One of the reasons Jimmy Page liked the name “Led Zeppelin” was that it suggested music that was both light and heavy. Jimmy Page’s vision for the group was to mix heavy, blues-based rock with acoustic, folk-influenced music. In their initial meeting, Jimmy Page and Robert Plant played a number of songs to introduce their musical tastes to each other. One of the songs Jimmy Page chose was an acoustic folk song Joan Baez had performed called “Babe, I’m Gonna Leave You”. Jimmy Page knew from the start that he wanted to rework this song in a style that would become characteristic of Led Zeppelin, contrasting heavy rock with the lighter acoustic sections. “Babe, I’m Gonna Leave You” was included on Led Zeppelin I with the songwriting credits “Traditional, arr. Page”. On recent reissues, however, this song is now also credited to Anne Bredon.
In The Gate At the End of the World: A Collection of Songs By Anne Bredon, Janet Smith relates the story of how this song found its way to Led Zeppelin. Janet Smith was a folk singer who occasionally appeared on a live folk-music radio show The Midnight Special on radio station KPFA in Berkeley around 1960. Anne Bredon (who at this time was named Anne Johanson) also appeared on The Midnight Special and Janet Smith became interested in learning the songs the she sang, particularly “Babe, I’m Gonna Leave You”. Janet Smith assumed that this song was a traditional folk song, but she was surprised to learn that Anne Bredon had written the song herself. Upon learning the authorship of “Babe, I’m Gonna Leave You”, Janet Smith had Anne Bredon sing the song to her and she jotted down the words and the chords to the song. Janet Smith then developed her own version of the song, which she sang at hootenanny folk-singing events at Oberlin College. After performing in Oberlin, Joan Baez attended a hootenanny where Janet Smith sang “Babe, I’m Gonna Leave You”. Joan Baez liked the song and she asked Janet Smith to send her a tape of her music, making sure to include “Babe, I’m Gonna Leave You”. Joan Baez then began performing the song herself and it became the opening track on her 1963 album In Concert. As this album was in production, Vanguard Records contacted Janet Smith to determine the authorship of the song. Janet Smith was unable to track down Anne Bredon prior to the release of Joan Baez’s album, so the song was credited as “Traditional, arr. Baez” on In Concert. Anne Bredon was properly credited, however, in the The Joan Baez Songbook, which was published in 1964.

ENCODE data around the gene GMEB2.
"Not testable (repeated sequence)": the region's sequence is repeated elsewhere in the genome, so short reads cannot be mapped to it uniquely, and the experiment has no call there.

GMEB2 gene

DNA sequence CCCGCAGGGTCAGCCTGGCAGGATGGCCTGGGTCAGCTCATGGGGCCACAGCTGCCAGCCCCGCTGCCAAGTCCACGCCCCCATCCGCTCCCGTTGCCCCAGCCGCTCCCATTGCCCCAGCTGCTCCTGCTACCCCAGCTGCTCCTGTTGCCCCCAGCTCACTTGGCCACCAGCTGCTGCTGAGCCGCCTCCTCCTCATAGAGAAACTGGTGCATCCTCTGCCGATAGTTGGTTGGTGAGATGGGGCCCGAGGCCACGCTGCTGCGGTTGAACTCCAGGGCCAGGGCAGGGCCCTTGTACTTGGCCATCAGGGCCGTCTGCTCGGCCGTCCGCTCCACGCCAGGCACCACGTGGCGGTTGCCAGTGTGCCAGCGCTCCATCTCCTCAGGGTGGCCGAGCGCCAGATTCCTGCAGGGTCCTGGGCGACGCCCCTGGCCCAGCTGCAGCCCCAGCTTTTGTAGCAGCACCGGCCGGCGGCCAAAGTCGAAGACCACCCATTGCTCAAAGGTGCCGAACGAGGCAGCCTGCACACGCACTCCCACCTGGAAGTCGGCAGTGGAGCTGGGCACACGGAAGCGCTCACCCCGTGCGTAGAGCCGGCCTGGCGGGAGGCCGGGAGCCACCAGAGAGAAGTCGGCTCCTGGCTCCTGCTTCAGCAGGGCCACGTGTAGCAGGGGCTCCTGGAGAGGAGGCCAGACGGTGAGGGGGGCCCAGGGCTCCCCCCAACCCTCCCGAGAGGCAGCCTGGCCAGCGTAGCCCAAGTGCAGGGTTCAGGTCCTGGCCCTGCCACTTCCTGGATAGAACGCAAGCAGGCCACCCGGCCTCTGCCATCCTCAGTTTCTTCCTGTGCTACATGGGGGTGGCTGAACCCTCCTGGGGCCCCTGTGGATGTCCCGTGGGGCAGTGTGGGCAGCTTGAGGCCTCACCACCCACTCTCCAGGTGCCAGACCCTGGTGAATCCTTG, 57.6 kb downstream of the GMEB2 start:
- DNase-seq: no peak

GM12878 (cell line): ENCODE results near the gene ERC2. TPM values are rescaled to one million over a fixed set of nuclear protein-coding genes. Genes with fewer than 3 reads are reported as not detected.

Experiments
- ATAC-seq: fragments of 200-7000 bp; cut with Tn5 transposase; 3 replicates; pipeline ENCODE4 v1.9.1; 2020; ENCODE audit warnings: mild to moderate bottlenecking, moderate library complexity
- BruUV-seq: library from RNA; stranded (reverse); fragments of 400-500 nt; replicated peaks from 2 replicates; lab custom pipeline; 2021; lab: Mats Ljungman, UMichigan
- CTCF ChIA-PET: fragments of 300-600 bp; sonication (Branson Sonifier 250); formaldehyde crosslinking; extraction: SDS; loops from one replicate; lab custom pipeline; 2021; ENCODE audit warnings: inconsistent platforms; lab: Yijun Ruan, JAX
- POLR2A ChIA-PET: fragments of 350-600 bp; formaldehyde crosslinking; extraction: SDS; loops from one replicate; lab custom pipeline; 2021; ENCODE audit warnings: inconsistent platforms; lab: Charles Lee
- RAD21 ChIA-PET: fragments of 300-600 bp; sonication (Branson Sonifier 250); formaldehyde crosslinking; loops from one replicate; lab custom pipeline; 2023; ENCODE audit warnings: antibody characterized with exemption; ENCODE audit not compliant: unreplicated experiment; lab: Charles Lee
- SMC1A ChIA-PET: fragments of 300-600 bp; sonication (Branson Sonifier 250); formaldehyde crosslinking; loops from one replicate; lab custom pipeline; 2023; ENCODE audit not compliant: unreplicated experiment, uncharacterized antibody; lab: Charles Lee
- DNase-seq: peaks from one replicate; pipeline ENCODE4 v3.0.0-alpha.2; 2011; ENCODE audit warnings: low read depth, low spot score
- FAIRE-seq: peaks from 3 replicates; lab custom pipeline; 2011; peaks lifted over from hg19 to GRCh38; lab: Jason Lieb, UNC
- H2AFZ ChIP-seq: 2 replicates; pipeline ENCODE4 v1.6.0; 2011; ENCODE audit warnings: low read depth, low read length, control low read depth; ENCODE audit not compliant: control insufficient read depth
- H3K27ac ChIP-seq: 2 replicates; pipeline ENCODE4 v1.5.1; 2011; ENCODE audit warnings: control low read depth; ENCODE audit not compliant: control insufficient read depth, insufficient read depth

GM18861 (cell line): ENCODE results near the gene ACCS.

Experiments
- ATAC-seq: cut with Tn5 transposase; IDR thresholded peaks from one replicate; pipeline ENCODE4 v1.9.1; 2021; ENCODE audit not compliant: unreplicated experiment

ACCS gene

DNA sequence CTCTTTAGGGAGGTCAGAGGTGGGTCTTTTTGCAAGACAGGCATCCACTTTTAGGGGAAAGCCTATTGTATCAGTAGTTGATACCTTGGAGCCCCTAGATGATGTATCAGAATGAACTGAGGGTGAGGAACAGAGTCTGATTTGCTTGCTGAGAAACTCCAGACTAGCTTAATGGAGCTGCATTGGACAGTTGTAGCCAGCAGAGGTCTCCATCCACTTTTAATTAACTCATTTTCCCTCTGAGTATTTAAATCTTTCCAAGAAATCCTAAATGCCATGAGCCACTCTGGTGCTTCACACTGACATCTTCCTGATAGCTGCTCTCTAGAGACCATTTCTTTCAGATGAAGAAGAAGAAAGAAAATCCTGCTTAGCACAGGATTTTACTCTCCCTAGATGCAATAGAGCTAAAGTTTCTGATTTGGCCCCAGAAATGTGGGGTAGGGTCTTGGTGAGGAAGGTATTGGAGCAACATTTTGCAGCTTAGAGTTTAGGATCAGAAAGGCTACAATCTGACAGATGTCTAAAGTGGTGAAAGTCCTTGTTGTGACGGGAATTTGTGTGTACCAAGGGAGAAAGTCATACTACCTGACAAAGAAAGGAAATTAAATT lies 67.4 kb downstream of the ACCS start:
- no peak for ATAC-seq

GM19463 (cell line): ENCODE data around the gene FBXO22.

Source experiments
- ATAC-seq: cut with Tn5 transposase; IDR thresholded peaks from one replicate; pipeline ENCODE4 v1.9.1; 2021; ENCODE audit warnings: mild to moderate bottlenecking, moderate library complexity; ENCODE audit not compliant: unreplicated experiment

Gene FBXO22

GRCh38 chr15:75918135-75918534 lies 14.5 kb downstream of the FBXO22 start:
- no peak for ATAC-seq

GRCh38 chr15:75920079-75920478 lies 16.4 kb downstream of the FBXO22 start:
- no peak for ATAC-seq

When Jimmy Page played “Babe, I’m Gonna Leave You” for Robert Plant, he didn’t know the true authorship of this song, as he assumed that the credits on Joan Baez’s In Concert LP were correct. It wasn’t until the mid-1980s that Anne Bredon contacted Led Zeppelin about the authorship of “Babe, I’m Gonna Leave You”. Once she stepped forward the songwriting credits were changed without legal action. The song is now credited to Anne Bredon, Jimmy Page and Robert Plant. One final note, Anne Bredon is definitely not Celtic folk singer Anne Briggs, as reported in Bill Janovitz’s review of the song in the All-Music Guide.
2 thoughts on “Babe I’m Gonna Leave You”
OK, that is partly true with LP “In Concert” Joan Baez.Intolerable,there is no signature of the author under the name of the songs on their list.Only,the commentary and description of songs reader (listener) has to manage and interpret who is the real author. So not thrue “Traditional, arr. Baez” but enspicified “…Joan learned the song at Oberlin College from Janeth Smith.”?! Led Zeppelin has corrected the error first time after 21 years on “Led Zeppelin /box set” from 1990. or partially at signing “Anne Bradon,Jimmy Page,Robert Plant”!Page and Plant were just arrangers and nothing more,NOTHING MORE!